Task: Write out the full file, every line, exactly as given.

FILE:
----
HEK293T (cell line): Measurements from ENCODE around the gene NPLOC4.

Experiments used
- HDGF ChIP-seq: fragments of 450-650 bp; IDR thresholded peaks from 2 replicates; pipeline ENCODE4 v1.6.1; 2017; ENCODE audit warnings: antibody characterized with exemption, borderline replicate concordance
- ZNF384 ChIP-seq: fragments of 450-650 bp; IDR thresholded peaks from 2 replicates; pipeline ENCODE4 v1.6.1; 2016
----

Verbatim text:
HEK293T (cell line): Measurements from ENCODE around the gene NPLOC4.

Experiments used
- HDGF ChIP-seq: fragments of 450-650 bp; IDR thresholded peaks from 2 replicates; pipeline ENCODE4 v1.6.1; 2017; ENCODE audit warnings: antibody characterized with exemption, borderline replicate concordance
- ZNF384 ChIP-seq: fragments of 450-650 bp; IDR thresholded peaks from 2 replicates; pipeline ENCODE4 v1.6.1; 2016